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nowFaith Onyango lives with her husband, Sam, and their children in Ulafu village in Western Kenya. When they married in 2000, they couldn’t afford to buy a house so his father helped them build a small hut with a grass roof and mud walls, which they lived in from 2001 to 2009. “We were seen as such poor people,” Faith said.

Faith is caring for a large family at a young age. They have four children – Reagan, 8, Ronny, 6, Sandra, 3, and Pamela, 1, and care for Judith, 13, who was orphaned when her parents died suddenly in 2010. Fortunately, Faith joined the Osiepe Women’s Group in 2006 and later received a heifer that she named Bahati, which means lucky in Kiswahili.

Faith's family Faith, Sam, Judith, Ronny and Sandra pose with Bahati, the family cow.
Photo by Russell Powell

Before she joined the women’s group, a typical meal for this family consisted of mix greens and ugali (stiff corn meal porridge). Meat was expensive and they were lucky if they could eat it once a month. Sam had to search for jobs far from home to make enough income for their family, and he would go long periods without seeing them.

Now, Sam works at home farming. He credits Heifer for the manure and the training. “Heifer taught me how to do the nine maize holes,” Sam said. This technique for planting corn requires the farmer to plant nine corn seeds in a cluster a couple of inches below the ground using a mixture of soil and manure to better capture water and help the plants grow. This allows farmers to add more fertilizer as the plants grow. “He is now self-employed,” Faith said. “He is very happy.”

Improving their crop production has not only improved their diet, but has increased their income. Before joining the project, they would sell their kale, tomatoes, chili peppers and sugar cane for roughly $2.40 per week. Now they earn $24-$36 per week.

Faith's cassava fields Faith, Judith, Ronny and Sandra work in the cassava fields.
Photo by Russell Powell

They also sell extra milk for an additional $71-$83 per week. Bahati produces an average of five and a half gallons of milk a day. The family consumes between a half-gallon and a gallon of milk and sells the remaining. “We call our milk ‘the salary’,” Sam said. Faith sees that her children are now stronger with this steady supply of milk. She remembers when Ronny contracted the measles. The doctor prescribed milk and eggs three times a day to help him eat and gain back the weight he had lost. Without Bahati, it would have been impossible for him to drink enough milk.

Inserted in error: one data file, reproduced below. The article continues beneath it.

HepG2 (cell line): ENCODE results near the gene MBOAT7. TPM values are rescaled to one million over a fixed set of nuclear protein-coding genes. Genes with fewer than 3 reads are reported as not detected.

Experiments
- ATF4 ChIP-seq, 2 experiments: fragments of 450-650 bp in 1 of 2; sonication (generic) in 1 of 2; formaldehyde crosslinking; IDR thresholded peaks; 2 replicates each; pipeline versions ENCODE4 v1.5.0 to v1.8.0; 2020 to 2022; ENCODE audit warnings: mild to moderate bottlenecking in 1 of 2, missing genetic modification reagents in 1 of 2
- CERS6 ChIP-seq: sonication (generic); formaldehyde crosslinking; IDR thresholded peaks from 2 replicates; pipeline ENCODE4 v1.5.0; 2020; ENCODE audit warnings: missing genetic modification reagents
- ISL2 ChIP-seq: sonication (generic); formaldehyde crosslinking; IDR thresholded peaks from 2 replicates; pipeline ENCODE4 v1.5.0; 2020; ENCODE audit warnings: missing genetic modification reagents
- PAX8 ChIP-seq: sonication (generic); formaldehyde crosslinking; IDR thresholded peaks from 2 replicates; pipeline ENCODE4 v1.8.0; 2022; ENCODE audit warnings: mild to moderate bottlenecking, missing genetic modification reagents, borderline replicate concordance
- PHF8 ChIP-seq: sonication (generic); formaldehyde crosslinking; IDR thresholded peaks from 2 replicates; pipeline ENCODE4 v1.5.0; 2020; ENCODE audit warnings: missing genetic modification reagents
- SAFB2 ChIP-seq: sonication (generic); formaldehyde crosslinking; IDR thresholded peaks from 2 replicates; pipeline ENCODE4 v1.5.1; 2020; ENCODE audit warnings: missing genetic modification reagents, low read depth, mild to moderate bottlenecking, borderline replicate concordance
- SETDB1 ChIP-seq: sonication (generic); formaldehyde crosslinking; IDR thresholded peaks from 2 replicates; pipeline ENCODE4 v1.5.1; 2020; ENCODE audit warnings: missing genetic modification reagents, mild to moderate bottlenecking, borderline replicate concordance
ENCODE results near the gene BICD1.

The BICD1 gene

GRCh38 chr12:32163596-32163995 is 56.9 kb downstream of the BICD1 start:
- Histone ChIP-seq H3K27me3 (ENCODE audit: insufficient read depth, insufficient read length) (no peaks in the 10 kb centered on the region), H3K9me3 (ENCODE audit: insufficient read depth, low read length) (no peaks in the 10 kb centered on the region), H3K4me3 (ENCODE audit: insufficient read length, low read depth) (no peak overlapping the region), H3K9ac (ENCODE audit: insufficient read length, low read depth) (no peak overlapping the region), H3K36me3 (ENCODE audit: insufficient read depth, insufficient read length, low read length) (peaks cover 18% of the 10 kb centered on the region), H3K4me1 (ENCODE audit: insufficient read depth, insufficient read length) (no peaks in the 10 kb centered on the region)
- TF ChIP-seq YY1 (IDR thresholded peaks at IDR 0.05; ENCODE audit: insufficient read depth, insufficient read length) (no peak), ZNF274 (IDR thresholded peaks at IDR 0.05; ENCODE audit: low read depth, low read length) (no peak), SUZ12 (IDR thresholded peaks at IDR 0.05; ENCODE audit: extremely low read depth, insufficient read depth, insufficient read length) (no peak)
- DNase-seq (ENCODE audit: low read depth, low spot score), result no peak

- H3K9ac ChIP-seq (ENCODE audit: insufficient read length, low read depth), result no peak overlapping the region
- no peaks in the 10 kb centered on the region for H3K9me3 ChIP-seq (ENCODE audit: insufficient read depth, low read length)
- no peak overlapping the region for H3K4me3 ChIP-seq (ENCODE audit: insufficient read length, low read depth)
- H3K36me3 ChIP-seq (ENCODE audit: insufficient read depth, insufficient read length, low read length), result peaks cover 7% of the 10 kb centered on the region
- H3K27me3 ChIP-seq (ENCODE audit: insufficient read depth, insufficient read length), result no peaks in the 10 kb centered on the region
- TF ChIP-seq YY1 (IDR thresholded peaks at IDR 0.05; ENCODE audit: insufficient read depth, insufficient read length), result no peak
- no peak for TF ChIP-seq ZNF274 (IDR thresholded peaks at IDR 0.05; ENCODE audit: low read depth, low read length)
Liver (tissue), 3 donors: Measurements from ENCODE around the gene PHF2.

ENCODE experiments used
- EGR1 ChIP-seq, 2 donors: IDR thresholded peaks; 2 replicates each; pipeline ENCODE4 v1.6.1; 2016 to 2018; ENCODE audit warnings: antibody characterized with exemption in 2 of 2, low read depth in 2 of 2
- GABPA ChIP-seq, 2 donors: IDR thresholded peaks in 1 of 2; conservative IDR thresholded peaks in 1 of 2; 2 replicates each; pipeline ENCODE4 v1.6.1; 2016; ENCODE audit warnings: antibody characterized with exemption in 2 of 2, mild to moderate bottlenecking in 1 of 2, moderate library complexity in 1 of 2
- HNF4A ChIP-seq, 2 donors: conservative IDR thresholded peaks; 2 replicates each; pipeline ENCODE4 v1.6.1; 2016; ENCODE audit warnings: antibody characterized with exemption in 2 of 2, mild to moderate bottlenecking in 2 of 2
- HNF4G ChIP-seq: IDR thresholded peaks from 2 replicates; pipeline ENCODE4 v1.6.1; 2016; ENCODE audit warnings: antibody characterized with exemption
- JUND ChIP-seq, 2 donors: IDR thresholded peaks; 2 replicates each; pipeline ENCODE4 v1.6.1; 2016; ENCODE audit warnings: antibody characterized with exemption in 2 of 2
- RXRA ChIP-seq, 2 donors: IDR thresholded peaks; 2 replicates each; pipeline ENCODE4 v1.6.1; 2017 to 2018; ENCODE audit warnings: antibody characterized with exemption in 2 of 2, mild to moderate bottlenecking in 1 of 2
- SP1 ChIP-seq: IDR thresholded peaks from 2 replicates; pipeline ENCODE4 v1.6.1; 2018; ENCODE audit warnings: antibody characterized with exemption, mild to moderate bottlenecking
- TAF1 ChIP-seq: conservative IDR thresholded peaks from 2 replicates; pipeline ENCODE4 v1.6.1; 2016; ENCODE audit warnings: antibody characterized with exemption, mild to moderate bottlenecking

Now, Faith and Sam send their children to a private school where she feels they are encouraged and motivated more. They have also built a new house, bought additional animals for their farm and took a family vacation to Kisumu for an agricultural festival. They enjoyed seeing farmers and livestock from across East Africa. Faith and Sam invested most of their income into their farm, buying improved breeds of chickens and pigs, animal feed and a motorcycle to transport their milk, eggs and produce to the market.

They are actively Passing on the Gift® of knowledge and animals. Faith passed on Bahati’s first calf to her neighbor Lillian Oyuga. “Because someone brought the idea of passing on, now I have benefited and more families will benefit from passing on,” she said. Sam is passing on the knowledge and training he received to other farmers in his community. Sam began to train so many farmers that he decided to go school to get his certificate in adult education.

Ronny and Sandra drink milk Now Ronny and Sandra have enough milk to drink so they can grow up healthy.
Photo by Russell Powell

Faith equates nutrition with health and income with self-reliance. She and Sam are proud of what they’ve accomplished by joining this project. They can now meet their family’s needs and help others. “Heifer is doing wonderful work,” Sam said.

Join Heifer’s life-changing work now.


Kim Nixon